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PuzzleScot
Posted: Tue Jan 19, 2010 1:30 pm    Post subject: 1

That's pretty much the same answer I arrived at. You have to assume that the diameters are easily available on each pancake, because I guess folding each of the 2 larger ones in half would break them!
Then align the diameter of the smallest on the diameter of the medium one (doesn't have to be tangential as such, just entirely within!). Cut along the visible diameter of the medium sized one, and around one side of the smaller one
.
Nice little puzzle, I thought worth sharing...
Zag
Posted: Tue Jan 19, 2010 1:14 pm    Post subject: 0

Say their diameters are a, b, and c, from smallest to largest
Their combined areas are
A = pi * (a 2 + b 2 + c 2 )
Since they are a Pythagorean triple a 2 + b 2 = c 2 , so c is half of the total area. You can cut c pancake in half and give a half to 2 people and they will be getting the right amount. So the only question is how much of b pancake to cut off to make it the same quantity.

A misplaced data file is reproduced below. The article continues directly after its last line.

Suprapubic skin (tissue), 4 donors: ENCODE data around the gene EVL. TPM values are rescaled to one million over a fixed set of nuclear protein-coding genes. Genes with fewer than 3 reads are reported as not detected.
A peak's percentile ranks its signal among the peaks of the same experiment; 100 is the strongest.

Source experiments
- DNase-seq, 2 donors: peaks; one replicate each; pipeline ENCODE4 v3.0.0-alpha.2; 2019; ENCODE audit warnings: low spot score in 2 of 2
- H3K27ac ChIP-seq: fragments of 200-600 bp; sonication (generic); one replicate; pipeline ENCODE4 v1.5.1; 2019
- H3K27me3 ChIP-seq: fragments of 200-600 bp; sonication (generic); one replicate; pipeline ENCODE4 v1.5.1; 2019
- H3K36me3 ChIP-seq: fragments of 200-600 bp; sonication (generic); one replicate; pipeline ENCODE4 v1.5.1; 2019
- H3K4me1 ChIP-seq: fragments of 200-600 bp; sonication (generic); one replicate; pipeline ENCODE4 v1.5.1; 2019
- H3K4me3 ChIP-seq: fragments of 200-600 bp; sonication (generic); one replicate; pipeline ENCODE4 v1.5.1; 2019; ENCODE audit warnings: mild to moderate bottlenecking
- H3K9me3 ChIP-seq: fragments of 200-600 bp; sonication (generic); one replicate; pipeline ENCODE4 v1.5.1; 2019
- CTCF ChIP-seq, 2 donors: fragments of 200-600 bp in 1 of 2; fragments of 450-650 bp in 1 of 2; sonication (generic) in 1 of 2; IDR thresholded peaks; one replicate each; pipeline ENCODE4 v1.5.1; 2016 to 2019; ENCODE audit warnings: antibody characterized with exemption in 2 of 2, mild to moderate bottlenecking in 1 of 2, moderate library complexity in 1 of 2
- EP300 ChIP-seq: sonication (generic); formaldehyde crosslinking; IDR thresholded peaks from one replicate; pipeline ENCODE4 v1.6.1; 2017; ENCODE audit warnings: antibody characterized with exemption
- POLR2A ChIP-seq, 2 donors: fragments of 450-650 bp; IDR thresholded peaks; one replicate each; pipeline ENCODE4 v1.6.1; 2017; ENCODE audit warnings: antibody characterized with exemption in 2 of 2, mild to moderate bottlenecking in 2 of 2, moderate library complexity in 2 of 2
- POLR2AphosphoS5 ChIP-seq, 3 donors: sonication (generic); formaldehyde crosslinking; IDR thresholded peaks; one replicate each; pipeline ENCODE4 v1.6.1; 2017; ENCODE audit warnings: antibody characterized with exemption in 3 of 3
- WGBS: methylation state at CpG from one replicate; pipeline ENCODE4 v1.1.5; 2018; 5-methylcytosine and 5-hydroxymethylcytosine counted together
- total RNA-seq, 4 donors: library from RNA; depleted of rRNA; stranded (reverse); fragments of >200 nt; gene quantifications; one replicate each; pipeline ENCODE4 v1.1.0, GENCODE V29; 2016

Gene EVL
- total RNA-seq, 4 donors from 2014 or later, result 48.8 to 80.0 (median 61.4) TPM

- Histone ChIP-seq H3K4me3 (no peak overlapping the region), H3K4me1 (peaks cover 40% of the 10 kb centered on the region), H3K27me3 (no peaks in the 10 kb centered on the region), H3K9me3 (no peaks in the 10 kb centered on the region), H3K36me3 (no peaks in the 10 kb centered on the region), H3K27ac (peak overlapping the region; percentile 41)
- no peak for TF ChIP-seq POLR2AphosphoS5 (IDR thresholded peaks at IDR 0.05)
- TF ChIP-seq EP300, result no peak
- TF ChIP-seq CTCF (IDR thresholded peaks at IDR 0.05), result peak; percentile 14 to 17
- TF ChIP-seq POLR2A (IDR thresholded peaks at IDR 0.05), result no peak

Lay the a pancake on top of the b one, with edges tangent. Consider the portion of b you can see -- i.e. which is not covered by the a -- we want to cut away half of that. So cut around the a pancake from the point of tangencency to the point directly opposite, then cut across the rest of the b pancake along the continuation of that same diameter of a.
PuzzleScot
Posted: Tue Jan 19, 2010 11:31 am    Post subject: -1

This is from a Scottish Schools Maths contest:

Three large pancakes, each of the same thickness, are to be shared equally among four people. The diameters of the pancakes form a pythagorean triple. Without measuring, show how to cut the pancakes to make a total of just five pieces so that each person gets exactly the same amount.